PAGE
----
# How to Calculate Volatility in Excel (2 Suitable Ways)

## What Is Volatility?

Volatility is the measure of the fluctuations of return of any stock or security over a time period. It is calculated based on the standard deviation or variance of returns over a time period. In the financial market, when the stock index increases or decreases more than 1% over a limited time, that is called a volatile market.

Types of Volatility:

• Historical Volatility:

This calculates volatility based on past information. It predicts the future by analyzing past values. It does not consider future trends, market conditions, or needs. But It is not forward-looking. It is also called historical volatility.

• Implied Volatility:

The implied volatility is forward-looking. It does not care the past performance and considers future expectations. It is also called projected volatility.

## How to Calculate Volatility in Excel? (Both Historical and Implied Volatility)

### Method 1 – Calculating Historical Volatility in Excel

Steps:

• We collected the following sample data.

• We added a row on the right side.
• Use the following formula on cell D6.
`=C6/C5-1`

We compared the price of the present day with the previous day and subtracted 1. We can also use the following formula based on the LN function.

`=LN(C6/C5`
• Select range D6:D19.
• Choose Percentage from the Number group of the Home tab.

• Add two new columns to the dataset.

• Put the following formula in cell F6 for standard deviation.
`=STDEV.S(D6:D19) `

• Use the standard deviation to calculate volatility. Apply the following formula in cell G6.
`=\$F\$6*SQRT(252)`

We calculated the historical volatility. This volatility is also called annualized volatility as we used 252 in the equation. Here, the value of standard deviation is also called daily volatility. If we want to get monthly volatility, we need to use 22. The formula will look like this:

`=\$F\$6*SQRT(22)`

### Method 2 – Calculating the Implied Volatility

To calculate implied volatility, we need to follow the Black Scholes Model:

`V = SN (P1) – N (P2) Ke^(-rt)`
• V =Option Premium.
• S = Price of the stock.
• K = Strike Price.
• r = Risk-free Rate.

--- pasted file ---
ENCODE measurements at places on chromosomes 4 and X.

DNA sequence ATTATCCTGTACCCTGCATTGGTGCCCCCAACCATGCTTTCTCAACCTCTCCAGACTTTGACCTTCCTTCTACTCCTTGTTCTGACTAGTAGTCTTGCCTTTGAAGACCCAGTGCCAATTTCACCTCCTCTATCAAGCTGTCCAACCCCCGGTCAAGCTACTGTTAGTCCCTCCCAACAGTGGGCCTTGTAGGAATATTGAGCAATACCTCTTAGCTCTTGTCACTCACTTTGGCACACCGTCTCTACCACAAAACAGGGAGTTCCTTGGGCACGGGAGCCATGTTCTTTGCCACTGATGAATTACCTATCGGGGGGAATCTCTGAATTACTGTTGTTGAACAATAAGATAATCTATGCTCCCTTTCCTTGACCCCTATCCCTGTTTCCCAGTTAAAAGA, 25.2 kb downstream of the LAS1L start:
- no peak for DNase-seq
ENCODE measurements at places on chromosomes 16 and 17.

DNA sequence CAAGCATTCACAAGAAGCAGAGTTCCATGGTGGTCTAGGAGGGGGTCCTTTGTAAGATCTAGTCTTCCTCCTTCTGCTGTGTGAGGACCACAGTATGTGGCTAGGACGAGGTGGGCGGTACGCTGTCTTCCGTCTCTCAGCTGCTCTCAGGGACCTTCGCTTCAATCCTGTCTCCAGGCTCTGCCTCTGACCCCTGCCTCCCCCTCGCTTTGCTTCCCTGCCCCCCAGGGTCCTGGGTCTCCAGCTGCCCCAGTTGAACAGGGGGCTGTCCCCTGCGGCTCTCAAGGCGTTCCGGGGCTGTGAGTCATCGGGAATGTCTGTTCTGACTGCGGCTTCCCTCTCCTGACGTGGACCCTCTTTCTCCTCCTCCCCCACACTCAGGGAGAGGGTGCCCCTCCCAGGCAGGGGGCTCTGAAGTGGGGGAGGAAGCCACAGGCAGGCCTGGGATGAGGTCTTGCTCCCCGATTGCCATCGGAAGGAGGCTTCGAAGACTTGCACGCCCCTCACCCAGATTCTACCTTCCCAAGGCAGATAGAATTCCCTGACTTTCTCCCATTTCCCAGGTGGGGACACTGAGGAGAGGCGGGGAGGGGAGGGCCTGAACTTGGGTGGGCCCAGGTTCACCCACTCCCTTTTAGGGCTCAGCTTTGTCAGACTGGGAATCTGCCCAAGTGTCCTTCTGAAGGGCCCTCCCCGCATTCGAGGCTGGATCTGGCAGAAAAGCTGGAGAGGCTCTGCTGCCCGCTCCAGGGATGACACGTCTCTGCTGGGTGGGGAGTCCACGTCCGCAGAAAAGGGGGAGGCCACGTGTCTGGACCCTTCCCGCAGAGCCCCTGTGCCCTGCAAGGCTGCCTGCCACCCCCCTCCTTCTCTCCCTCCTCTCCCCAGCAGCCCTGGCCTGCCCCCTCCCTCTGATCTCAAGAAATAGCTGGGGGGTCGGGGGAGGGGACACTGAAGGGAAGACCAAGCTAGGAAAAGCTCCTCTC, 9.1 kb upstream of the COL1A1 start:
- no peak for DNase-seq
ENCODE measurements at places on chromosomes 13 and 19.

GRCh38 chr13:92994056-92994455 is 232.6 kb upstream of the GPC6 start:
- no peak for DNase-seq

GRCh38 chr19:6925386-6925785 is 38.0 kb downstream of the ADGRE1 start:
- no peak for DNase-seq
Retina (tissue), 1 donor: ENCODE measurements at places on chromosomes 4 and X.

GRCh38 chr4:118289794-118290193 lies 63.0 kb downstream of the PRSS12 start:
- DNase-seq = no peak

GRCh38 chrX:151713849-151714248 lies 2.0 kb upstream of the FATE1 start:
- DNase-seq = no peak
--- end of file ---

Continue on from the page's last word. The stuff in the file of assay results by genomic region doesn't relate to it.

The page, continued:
• t = Maturity Time.
• e =Exponential term.
• P1 =Conditional Probability,
• P2= Probability of the option to expire on money.
• N(P1), N(P2) = Normal distribution of P1 and P2 respectively.

Steps:

• Insert data on Underlaying Price, Strike Price, Volatility, Maturity Time, and Risk-Free-Rate in the dataset for two cases.

• The value of volatility is different in the two cases, and the rest are the same.
• Calculate conditional probability P1 using the following formula.
`=(LN(C5/C6)+(C8+0.5*C7^2)*C9)/(C7*SQRT(C9))`

`=C10-C7*SQRT(C9)`

• Calculate the normalized distribution on cells C12 and C13 using the following formulas:

For Cell C12:

`=NORM.S.DIST(C10,1)`

For Cell C13:

`=NORM.S.DIST(C11,1)`

• Use the NORM.S.DIST function to calculate the normal distribution for N(P1) and N(P2).
• Calculate the Call Option Price using this formula:
`=C5*C12-C6*EXP(-C8*C9)*C13`

• Repeat for Case 2.

• Add two new rows and set the Target Call Option Price to \$65.

• Use the following formula to get the implied volatility based on the Black Scholes Model.
`=C7+(C16-C14)/(F14-C14)*(F7-C7) `

## How to Calculate the Volatility of a Portfolio in Excel

We will consider the closing stock price of Microsoft and Tata Motors for the last 10 days. The weight of Microsoft is 82%, and Tata Motors is 18%.

Steps:

• Insert data from Microsoft and Tata Motors into the dataset.

• Add two new columns in the dataset for calculating returns.
• Apply the formulas based on the LN function to get a return.

For Cell D6:

`=LN(C6/C5)`

For Cell F6:

`=LN(E6/E5)`

• Calculate the weighted return with the following formula:
`=82%*D6+18%*F6 `

• Add a new row 16 in the dataset for Portfolio Volatility.
• Insert the following formula in cell D16.
`=STDEV.S(G6:G14)`

This is also called the daily portfolio volatility. If we want monthly or annualized volatility, we need to multiply by the square root of 22 and 252, respectively.

## Volatility In Excel: Knowledge Hub

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Alok Paul

Alok Paul has completed his B.Sc. in Electronics and Telecommunication Engineering from East West University. He has been working on the ExcelDemy project for more than 2 years. He has written 220+ articles and replied to numerous comments. He is experienced in Microsoft Office, especially in Excel. He also led some teams on Excel and VBA content development. He has a keen interest in Advanced Excel, Data analysis, Excel Pivot Table, Charts, and Dashboard. He loves to research... Read Full Bio

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